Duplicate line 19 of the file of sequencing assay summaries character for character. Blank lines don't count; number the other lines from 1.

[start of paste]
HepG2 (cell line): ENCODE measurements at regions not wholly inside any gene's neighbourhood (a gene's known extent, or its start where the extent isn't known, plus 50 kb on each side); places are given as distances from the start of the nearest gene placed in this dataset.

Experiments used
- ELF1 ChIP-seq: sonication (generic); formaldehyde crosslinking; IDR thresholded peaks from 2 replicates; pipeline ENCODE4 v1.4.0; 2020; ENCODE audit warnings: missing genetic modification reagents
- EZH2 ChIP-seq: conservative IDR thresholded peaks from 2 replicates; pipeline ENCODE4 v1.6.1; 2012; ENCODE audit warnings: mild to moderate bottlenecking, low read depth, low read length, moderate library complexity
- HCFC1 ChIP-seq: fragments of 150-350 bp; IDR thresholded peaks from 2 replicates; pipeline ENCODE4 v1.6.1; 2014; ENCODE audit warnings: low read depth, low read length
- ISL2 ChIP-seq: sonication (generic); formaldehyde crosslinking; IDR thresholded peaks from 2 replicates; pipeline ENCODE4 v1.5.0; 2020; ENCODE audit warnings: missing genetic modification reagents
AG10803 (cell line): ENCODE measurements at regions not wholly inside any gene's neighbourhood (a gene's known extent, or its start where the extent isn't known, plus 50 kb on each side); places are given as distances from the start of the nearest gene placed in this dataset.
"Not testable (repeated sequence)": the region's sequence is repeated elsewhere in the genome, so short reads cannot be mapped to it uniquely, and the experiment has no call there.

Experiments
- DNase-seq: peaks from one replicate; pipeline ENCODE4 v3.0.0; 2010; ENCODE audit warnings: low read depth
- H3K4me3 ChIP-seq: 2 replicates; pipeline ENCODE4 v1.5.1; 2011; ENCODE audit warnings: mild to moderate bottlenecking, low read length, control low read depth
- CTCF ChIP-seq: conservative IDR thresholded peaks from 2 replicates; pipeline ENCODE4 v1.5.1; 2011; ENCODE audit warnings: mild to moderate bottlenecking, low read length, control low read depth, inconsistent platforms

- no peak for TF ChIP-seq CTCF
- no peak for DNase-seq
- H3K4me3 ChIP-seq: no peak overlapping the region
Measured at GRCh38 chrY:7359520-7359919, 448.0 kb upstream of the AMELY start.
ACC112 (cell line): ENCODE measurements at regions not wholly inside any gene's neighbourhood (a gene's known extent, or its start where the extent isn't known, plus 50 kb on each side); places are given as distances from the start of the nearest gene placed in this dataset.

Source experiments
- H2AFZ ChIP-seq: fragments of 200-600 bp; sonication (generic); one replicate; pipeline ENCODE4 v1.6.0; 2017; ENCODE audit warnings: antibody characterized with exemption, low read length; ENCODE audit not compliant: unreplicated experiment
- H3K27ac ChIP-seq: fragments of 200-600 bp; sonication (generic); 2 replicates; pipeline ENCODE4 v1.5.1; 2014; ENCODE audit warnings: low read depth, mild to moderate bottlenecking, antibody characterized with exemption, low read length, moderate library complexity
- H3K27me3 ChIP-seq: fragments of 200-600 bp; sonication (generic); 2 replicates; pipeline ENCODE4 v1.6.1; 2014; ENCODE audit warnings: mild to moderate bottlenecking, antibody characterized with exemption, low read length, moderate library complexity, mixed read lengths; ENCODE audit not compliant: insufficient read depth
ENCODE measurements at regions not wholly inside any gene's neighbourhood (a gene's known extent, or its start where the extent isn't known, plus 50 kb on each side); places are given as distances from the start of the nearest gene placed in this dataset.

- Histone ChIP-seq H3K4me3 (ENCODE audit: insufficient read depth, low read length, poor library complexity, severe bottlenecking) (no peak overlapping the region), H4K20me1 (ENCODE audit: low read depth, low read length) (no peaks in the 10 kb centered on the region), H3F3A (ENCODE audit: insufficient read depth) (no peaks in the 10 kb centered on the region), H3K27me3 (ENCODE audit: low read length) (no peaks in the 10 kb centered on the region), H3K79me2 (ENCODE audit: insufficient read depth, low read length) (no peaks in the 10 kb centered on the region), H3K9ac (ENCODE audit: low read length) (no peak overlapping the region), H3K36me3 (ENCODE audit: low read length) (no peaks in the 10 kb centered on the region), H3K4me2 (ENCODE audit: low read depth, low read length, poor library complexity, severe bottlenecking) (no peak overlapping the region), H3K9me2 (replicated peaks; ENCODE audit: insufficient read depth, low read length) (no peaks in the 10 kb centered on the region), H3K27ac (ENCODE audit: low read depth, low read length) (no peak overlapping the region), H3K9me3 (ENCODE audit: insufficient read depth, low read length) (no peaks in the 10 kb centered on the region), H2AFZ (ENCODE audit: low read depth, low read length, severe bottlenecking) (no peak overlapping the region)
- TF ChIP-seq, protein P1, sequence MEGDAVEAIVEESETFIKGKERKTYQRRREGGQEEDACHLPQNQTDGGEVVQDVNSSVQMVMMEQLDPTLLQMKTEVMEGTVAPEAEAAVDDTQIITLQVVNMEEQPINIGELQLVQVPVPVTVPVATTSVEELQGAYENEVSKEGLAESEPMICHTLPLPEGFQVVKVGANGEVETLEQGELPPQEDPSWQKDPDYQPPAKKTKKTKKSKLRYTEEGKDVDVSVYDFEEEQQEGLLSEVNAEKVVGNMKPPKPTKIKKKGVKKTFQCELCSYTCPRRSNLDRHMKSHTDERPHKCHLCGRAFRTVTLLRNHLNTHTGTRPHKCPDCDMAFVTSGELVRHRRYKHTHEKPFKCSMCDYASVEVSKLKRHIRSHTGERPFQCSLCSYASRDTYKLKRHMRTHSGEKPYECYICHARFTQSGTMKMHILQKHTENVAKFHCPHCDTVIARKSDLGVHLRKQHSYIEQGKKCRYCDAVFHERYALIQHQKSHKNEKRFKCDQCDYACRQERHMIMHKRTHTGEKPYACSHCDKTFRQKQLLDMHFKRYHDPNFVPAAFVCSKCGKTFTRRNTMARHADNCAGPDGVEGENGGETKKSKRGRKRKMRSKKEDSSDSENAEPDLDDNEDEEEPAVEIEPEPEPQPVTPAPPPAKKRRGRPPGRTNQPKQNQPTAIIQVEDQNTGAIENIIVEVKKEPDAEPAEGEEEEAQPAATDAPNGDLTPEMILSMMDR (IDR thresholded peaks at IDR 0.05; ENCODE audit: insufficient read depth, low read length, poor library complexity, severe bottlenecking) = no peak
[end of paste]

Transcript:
- H2AFZ ChIP-seq: fragments of 200-600 bp; sonication (generic); one replicate; pipeline ENCODE4 v1.6.0; 2017; ENCODE audit warnings: antibody characterized with exemption, low read length; ENCODE audit not compliant: unreplicated experiment